Overclaiming on expenses is costing the economy £1.6 billion a year Overclaiming on expenses is costing the economy £1.6 billion a year

White paper reveals that more than a third of British professionals overclaim on their business expenses.

 Overclaiming on expenses is costing the economy £1.6 billion a year

Professionals who overclaim on their business expenses could be costing the UK economy a massive £1.6 billion a year, according to a new report from Allstar Business Solutions.

The study, which questioned 1,000 working professionals, reveals that 36 per cent of drivers have overclaimed mileage and 17 per cent of employees deliberately overclaim on all of their business expenses each month, whilst a further 41 per cent feel there wasn’t anything wrong with doing so, despite it being illegal.

With more than half of respondents (55 per cent) admitting to adding up to ten per cent on to their expenses every month, and a quarter of people claiming up to 20 per cent extra, this is estimated to be costing the UK economy a massive £1.6 billion each year..

When asked why they choose to overclaim, 40 per cent of respondents don’t feel they get paid enough; 36 per cent they do so to make up for money owed from lost receipts. Shockingly, almost a third (29 per cent) simply follow their colleagues lead, highlighting a worrying trend in UK culture, stating that it’s something that ‘everyone does’; while 28 per cent simply feel they can ‘get away with it.’

Paul Baker, vice president customer management at Allstar Business Solutions, says, ‘It is of no doubt that our research has revealed some shocking findings and it appears overclaiming is a very big problem for British businesses. Not only is it costing individual companies, it is also having a much bigger impact on our wider economy as a whole and people don’t seem to care that it is both dishonest and illegal. To help businesses we have created a dedicated white paper looking at pay and reclaim in much more detail, specifically in relation to fuel which is commonly one of the biggest expenses for a company. We hope that this will encourage business owners to review processes they have in place in order to minimise these losses.’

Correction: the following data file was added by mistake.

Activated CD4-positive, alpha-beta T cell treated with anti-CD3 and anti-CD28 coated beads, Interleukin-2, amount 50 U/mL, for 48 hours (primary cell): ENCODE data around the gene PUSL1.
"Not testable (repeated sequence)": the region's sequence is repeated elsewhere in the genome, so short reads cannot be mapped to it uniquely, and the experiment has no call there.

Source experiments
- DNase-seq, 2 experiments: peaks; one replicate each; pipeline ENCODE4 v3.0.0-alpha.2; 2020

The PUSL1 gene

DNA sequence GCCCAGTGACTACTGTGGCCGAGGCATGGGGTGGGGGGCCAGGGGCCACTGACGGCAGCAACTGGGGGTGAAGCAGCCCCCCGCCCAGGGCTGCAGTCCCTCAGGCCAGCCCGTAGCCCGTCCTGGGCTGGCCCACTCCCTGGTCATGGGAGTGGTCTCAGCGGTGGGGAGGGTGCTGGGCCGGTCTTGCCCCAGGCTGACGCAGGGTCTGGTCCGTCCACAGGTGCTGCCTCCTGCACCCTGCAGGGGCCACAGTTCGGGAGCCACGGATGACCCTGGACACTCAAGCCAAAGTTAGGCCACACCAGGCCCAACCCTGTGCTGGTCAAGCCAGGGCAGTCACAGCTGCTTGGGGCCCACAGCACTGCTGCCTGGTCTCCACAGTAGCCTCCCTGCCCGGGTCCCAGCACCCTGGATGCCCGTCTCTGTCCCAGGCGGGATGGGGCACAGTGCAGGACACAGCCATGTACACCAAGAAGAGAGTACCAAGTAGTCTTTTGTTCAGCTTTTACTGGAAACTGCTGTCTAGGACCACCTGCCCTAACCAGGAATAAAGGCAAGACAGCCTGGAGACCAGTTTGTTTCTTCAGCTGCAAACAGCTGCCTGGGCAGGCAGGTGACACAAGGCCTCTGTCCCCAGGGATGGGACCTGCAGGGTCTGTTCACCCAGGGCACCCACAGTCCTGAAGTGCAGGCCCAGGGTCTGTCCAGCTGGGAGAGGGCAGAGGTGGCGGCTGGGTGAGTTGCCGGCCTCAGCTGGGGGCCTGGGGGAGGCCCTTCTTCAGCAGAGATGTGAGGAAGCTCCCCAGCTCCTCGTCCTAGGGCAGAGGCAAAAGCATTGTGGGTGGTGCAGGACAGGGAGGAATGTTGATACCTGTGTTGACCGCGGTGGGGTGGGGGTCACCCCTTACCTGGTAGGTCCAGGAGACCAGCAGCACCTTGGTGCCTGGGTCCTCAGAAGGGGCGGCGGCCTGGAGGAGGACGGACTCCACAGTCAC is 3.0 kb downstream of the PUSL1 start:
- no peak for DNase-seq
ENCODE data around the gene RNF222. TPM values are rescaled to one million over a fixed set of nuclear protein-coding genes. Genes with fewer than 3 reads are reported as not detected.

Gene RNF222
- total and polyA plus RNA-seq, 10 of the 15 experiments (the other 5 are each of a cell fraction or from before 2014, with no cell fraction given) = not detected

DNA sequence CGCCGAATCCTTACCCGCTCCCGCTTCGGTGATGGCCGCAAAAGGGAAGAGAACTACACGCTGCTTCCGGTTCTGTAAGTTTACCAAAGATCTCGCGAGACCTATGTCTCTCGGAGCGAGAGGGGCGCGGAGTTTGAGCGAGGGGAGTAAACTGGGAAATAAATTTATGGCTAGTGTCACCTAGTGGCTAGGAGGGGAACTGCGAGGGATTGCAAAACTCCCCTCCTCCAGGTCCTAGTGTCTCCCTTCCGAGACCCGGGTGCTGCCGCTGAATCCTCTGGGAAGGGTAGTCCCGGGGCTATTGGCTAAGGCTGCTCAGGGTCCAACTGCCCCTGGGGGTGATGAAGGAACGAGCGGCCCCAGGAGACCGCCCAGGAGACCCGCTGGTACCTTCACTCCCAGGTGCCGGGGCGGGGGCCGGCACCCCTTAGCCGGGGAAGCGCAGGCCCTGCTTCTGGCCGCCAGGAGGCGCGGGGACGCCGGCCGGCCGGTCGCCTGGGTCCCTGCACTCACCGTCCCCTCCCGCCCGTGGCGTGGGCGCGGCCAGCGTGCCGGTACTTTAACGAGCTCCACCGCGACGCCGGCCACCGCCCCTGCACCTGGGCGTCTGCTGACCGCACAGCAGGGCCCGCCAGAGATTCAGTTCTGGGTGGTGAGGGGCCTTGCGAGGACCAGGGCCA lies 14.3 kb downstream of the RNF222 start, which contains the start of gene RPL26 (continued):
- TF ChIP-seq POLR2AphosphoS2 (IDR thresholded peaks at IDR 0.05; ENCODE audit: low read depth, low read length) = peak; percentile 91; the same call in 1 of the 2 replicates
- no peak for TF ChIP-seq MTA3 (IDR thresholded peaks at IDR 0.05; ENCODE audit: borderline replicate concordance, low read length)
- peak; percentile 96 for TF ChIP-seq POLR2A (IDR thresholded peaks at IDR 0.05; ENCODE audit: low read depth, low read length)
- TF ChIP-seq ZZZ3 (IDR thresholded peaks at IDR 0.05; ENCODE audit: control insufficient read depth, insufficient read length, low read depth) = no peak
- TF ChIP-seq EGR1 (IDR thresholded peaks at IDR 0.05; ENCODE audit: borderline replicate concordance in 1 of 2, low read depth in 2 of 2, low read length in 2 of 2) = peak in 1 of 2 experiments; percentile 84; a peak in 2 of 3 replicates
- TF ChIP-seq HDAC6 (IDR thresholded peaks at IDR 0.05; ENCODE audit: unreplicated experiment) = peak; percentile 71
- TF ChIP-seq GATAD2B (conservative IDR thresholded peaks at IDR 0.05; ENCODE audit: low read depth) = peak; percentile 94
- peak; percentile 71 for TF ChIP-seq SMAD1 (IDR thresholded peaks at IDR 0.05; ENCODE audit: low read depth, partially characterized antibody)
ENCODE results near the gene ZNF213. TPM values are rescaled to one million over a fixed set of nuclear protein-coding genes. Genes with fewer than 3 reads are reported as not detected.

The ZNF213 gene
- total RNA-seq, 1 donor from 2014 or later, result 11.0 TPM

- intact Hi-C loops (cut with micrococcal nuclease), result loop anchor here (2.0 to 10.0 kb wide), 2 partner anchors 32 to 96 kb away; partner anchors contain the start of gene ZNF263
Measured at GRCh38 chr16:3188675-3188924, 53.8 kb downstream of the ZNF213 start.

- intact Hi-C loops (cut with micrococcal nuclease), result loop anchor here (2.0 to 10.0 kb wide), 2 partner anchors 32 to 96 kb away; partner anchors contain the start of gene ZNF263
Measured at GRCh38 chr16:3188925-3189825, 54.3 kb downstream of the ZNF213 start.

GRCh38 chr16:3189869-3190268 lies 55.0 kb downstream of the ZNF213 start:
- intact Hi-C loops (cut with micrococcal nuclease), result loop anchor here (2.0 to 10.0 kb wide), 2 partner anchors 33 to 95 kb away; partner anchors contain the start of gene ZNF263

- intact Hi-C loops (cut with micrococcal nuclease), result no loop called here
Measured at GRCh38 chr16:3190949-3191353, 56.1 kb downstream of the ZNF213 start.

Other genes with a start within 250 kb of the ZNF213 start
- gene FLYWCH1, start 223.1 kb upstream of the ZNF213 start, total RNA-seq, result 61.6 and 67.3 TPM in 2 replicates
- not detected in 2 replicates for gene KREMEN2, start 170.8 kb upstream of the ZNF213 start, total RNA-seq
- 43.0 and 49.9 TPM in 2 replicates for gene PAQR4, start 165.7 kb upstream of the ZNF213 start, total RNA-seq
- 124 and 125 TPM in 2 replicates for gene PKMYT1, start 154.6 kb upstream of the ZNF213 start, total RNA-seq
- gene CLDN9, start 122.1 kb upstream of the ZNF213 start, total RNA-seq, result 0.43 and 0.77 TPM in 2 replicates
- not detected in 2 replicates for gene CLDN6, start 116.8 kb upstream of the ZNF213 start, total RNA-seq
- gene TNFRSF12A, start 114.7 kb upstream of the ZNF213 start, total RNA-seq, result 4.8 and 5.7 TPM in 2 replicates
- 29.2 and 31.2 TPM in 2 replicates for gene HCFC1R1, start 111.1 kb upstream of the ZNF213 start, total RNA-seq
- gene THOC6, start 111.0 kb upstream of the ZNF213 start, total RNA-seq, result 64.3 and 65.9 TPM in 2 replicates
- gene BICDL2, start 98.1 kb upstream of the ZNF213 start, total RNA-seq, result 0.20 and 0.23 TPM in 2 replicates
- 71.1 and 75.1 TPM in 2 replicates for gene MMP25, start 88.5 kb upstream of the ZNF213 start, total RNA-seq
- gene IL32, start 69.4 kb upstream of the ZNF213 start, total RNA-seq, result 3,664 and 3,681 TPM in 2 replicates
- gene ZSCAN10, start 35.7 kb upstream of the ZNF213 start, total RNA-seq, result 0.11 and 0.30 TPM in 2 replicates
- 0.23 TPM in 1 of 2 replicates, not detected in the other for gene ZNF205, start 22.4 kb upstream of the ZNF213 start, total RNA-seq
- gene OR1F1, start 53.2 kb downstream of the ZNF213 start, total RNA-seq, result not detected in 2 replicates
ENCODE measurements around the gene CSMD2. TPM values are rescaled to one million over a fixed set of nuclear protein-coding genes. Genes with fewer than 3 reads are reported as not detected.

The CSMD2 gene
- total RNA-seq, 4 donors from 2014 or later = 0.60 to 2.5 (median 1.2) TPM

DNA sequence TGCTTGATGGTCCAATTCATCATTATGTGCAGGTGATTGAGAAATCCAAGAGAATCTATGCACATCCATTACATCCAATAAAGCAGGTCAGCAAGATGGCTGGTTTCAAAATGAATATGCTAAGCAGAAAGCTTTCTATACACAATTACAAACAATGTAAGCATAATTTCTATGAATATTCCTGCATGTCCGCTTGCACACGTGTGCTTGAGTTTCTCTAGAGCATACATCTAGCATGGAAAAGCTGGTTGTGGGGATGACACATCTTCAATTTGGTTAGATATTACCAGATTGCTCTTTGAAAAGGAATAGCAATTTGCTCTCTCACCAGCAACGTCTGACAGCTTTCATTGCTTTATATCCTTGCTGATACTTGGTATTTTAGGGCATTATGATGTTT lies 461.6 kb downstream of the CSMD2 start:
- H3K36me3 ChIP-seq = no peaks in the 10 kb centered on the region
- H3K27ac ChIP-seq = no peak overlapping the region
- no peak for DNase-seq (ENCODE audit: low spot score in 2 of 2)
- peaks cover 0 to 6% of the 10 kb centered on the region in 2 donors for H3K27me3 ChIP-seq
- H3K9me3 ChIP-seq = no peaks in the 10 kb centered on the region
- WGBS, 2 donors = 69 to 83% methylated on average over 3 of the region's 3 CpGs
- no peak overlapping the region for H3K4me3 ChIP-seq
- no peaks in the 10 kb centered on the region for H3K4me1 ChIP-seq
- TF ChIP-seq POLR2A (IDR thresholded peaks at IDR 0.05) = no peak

It seems men are less bothered in general about expenses as the study finds that males are more likely to overclaim on expenses (20 per cent) than women (15 per cent), and more female professionals felt that it is wrong to claim more than they’re owed (63 per cent). Those in Northern Ireland (24 per cent), the Midlands (23 per cent) and the North West (30 per cent) are most likely to overclaim.

With almost three quarters (73 per cent) of employees spending up to £100 on business expenses every month, the most unusual items professionals admitted to reclaiming were:
1. Flowers
2. Alcohol for personal use
3. Haircuts
4. Home improvements
5. Personal groceries
6. Personal parking fines
7. Meals which weren’t business related
8. Hotel breaks with the family

And it starts young, with a third of 18-34 year olds saying they’ve overclaimed in the last 12 months but only 15 per cent of over 55s admitting to have done so recently.

The business sectors most likely to overclaim on expenses include:
1. Creative arts 50 per cent
2. Energy and utilities 45.5 per cent
3. Information, research and analysis 40 per cent
4. Environment and agriculture 35.7 per cent
5. Business, consulting and management 28.6 per cent

Paul Baker adds, ‘We also found that 80 per cent spend between 1–2 hours a month working on their expenses claims each month. Those hours spent processing could be better spent working on more productive tasks.’

 

Further reading on business expenses

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